Cost of illness and its predictors for Parkinson’s disease in Germany
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Objective: To prospectively evaluate the health economic burden of patients with Parkinson’s disease (PD) in Germany over a 6-month observation period and to identify the predictors of these costs.
Study design and methods: Direct and indirect costs were evaluated in 145 patients with PD (mean age 67.3 ± 9.6 years). PD patients were recruited from an outpatient department for movement disorders, a specialised PD clinic, two office-based neurologists and general practitioners, all located in Germany, and were enrolled between January and June 2000. Relevant economic data were documented in a patient diary over the 6-month period. Clinical evaluations (Unified Parkinson’s Disease Rating Scale [UPDRS]) were performed at baseline and at 3 and 6 months. Costs were derived from various German medical economic resources. Costs were calculated from the perspective of healthcare and transfer payment providers and the individual patient. Indirect costs for lost productivity were also calculated. Costs are presented as means ± standard deviation (SD). Multivariate regression analyses were performed to identify independent cost predictors. Costs are in year 2000–02 values.
Results: We estimated average per patient direct, indirect and total costs for the 6-month observation period. The costs from the perspective of statutory health insurance (Gesetzliche Krankenkversicherung [GKV]) consisted of direct medical costs €1370 ± €3240, including rehabilitation (€420 ± €1630), hospitalisation (€710 ± €2520), outpatient treatment (€40 ± €30), ancillary treatment (€190 ± €280) and ambulatory diagnostic procedures (€10 ± €30). In addition, parkinsonian drug costs were €1520 ± €1250. Non-medical direct costs calculated from the GKV perspective were estimated to be €480 ± €1710, which included transportation (€10 ± €20), special equipment (€420 ± €1640), social/home-help services (€10 ± €110) and sickness benefit (€40 ± €540). The total medical (including drug costs) and non-medical direct costs for the GKV were €3380 ± €4230. Univariate predictors for GKV direct costs included occurrence of motor complications and falls, disease severity, nightmares and dementia. However, multivariate analyses only suggested disease severity and health-related quality of life as significant predictors. For nursing insurance, payments of €1330 ± €2890 were calculated. For retirement insurance, payments were €650 ± €1510 and there were patient (or caregiver) costs of €1490 ± €2730. Total indirect costs amounted to €3180 ± €6480.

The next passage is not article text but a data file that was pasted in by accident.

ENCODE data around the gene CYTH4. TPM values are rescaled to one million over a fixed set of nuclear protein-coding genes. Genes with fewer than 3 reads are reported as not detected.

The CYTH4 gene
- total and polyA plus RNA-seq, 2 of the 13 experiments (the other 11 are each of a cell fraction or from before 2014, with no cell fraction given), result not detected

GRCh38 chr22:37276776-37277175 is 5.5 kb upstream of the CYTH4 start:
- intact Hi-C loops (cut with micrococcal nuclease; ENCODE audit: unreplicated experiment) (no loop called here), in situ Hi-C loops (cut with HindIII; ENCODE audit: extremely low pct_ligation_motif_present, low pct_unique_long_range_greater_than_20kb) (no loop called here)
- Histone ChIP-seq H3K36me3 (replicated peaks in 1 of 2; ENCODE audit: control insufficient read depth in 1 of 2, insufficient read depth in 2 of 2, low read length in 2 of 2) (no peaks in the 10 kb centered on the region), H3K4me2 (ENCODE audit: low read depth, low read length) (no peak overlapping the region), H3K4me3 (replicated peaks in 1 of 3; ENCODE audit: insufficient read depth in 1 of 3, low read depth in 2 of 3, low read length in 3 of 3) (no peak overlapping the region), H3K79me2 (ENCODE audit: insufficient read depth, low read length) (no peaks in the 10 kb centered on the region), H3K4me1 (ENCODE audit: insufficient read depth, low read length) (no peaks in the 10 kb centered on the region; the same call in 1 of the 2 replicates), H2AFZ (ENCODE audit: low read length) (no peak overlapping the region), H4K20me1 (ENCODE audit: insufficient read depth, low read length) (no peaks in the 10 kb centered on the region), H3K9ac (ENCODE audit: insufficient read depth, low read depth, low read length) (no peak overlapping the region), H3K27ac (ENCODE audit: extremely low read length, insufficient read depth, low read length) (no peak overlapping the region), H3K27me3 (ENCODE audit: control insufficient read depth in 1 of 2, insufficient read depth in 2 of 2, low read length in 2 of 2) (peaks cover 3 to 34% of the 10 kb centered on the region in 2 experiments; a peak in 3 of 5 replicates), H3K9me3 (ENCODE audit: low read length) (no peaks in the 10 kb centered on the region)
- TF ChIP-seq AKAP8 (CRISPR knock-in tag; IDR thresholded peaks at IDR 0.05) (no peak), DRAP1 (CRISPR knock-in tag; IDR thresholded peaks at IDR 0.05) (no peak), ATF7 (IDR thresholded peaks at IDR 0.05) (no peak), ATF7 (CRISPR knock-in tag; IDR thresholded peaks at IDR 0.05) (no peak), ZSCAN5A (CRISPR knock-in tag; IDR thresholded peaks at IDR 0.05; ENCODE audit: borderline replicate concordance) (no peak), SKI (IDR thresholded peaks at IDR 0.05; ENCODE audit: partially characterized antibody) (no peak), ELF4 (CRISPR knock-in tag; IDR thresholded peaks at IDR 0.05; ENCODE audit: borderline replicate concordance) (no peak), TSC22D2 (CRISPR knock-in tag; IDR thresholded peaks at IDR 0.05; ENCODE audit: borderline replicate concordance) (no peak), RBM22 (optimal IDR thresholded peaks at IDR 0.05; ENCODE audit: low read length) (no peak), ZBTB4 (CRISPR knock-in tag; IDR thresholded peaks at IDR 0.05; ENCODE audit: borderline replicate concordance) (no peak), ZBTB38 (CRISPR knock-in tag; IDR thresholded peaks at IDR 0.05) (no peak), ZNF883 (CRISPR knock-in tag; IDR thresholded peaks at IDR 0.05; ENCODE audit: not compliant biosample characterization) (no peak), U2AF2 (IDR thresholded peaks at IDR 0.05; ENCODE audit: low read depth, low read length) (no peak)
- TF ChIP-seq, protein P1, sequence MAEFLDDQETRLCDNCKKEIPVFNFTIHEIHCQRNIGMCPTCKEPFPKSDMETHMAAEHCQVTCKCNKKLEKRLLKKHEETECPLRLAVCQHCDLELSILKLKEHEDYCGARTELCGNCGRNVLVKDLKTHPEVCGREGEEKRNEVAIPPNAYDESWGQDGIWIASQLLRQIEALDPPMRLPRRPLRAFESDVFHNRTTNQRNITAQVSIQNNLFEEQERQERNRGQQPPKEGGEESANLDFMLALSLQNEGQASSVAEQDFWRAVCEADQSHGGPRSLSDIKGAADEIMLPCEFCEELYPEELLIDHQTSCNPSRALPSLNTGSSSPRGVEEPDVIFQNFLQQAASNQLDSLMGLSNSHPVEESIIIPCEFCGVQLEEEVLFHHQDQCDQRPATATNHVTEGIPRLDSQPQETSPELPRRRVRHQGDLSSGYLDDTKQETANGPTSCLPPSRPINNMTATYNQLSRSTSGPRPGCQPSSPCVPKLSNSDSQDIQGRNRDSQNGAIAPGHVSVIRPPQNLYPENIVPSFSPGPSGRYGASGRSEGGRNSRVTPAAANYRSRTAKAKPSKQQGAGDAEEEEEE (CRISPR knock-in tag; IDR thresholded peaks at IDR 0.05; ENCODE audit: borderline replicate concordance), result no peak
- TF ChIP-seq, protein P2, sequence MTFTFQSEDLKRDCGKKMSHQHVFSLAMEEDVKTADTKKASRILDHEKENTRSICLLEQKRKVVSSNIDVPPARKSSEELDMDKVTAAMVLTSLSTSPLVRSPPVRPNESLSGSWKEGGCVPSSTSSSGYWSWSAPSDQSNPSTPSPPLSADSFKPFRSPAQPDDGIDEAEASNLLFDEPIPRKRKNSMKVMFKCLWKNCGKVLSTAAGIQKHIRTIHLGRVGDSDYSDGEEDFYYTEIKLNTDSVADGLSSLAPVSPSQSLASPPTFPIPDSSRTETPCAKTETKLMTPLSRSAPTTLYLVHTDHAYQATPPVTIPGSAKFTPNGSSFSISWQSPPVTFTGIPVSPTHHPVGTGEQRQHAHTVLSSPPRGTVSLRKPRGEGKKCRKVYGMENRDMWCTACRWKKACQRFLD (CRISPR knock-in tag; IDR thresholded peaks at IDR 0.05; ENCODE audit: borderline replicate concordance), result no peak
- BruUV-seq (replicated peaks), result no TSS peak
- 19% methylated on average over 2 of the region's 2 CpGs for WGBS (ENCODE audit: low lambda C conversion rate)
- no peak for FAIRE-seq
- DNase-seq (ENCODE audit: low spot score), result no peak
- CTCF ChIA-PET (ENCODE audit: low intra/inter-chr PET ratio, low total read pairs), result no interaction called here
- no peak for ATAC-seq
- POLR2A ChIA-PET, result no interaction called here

Conclusion: According to our study, PD puts a high financial burden on society and underscores the need for further economic and medical research to optimise treatment for PD.
We would like to thank Mrs Siepe, as well as Karin Wissner and Günter Nitsch, from the Kompetenznetzwerk Parkinson-Syndrome. This study received support from the German Ministry of Education and Research through award number BMBF Nr. 01GI9901/1.
The roles played by each author in the conduct of the study were as follows: EA Spottke, development of the questionnaires, recruitment of the study centres, examination of the patients, preparation of the manuscript, review of the cost results; M Reuter, examination of the patients; O Machat and R Koehne-Volland, basic statistical analysis; B Bornschein and U Siebert, multivariate analysis and description of this analysis in the manuscript; S von Campenhausen and K Berger, cost research and analysis; J Rieke and A Simonow, recruitment of patients for the office-based neurologist group; D Brandstaedter and G Ulm, recruitment of patients at the Elena clinic; WH Oertel, review of the manuscript; and R Dodel, project leader, development of the questionnaires, preparation of the manuscript, review of the cost results.
The authors have no conflicts of interest that are directly relevant to the content of this review.
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